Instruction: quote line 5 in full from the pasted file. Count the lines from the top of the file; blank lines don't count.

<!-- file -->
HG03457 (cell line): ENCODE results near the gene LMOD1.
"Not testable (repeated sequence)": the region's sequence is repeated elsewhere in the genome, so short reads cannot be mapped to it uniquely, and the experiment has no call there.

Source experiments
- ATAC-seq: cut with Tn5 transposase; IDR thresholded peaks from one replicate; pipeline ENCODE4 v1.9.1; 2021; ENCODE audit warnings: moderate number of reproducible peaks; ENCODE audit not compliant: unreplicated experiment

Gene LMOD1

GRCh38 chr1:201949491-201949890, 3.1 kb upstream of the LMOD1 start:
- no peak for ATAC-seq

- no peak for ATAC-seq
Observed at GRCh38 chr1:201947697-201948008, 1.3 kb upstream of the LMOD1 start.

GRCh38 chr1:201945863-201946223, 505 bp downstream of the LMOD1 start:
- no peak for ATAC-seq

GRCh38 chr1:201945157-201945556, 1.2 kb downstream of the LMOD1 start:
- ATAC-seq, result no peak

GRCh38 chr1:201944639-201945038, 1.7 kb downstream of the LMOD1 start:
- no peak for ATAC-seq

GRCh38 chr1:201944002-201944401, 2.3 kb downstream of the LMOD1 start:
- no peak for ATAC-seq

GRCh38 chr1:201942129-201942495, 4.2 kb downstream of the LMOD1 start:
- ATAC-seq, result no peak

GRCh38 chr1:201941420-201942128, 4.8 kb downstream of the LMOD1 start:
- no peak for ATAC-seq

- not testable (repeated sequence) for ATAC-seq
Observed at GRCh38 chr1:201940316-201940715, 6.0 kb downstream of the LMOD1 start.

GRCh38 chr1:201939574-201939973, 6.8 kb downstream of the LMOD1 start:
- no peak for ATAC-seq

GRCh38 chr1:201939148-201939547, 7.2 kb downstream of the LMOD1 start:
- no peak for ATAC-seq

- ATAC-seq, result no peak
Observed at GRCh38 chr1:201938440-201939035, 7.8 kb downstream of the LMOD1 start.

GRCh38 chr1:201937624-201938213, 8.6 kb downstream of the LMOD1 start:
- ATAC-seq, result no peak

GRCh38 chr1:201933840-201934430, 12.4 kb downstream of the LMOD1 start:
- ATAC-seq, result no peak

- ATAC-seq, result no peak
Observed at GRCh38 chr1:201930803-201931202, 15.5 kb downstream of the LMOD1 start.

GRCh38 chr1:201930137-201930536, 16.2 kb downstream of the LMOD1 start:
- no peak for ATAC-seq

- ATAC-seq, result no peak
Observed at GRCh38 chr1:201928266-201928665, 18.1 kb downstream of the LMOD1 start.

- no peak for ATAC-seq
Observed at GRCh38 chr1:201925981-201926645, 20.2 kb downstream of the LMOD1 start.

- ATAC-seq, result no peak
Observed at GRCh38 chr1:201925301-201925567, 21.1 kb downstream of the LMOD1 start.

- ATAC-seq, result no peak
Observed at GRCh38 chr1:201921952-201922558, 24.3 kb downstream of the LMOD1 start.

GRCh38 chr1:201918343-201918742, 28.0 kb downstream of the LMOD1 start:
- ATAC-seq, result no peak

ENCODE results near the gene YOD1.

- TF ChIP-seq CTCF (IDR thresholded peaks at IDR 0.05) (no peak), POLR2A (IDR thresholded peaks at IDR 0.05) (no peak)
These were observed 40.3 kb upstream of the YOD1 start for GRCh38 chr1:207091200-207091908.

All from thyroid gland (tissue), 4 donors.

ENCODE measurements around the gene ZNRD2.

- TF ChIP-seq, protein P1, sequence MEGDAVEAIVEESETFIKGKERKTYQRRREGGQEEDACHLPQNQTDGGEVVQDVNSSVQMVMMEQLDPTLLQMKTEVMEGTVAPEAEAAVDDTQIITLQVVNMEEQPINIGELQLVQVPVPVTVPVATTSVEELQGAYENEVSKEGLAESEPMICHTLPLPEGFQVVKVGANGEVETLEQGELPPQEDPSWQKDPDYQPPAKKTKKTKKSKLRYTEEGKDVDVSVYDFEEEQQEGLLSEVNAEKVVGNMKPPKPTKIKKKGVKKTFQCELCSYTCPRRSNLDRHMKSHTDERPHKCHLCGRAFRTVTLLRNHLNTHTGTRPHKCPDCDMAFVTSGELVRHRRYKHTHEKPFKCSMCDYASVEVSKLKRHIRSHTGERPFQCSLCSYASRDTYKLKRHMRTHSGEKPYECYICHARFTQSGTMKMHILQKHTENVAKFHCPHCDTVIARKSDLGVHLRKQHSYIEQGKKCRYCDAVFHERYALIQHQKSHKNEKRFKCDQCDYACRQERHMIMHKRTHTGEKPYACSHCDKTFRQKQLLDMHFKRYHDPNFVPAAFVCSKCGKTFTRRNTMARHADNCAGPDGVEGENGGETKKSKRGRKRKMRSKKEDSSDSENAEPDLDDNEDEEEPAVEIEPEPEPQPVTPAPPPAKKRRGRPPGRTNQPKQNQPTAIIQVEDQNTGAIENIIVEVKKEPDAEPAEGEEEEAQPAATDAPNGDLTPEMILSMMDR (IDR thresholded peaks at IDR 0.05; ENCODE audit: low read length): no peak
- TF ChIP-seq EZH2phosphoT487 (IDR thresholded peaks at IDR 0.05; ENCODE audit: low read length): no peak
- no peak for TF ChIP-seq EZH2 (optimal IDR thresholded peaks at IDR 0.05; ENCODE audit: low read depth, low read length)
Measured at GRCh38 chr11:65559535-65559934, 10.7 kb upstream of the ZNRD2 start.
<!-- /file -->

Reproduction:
Gene LMOD1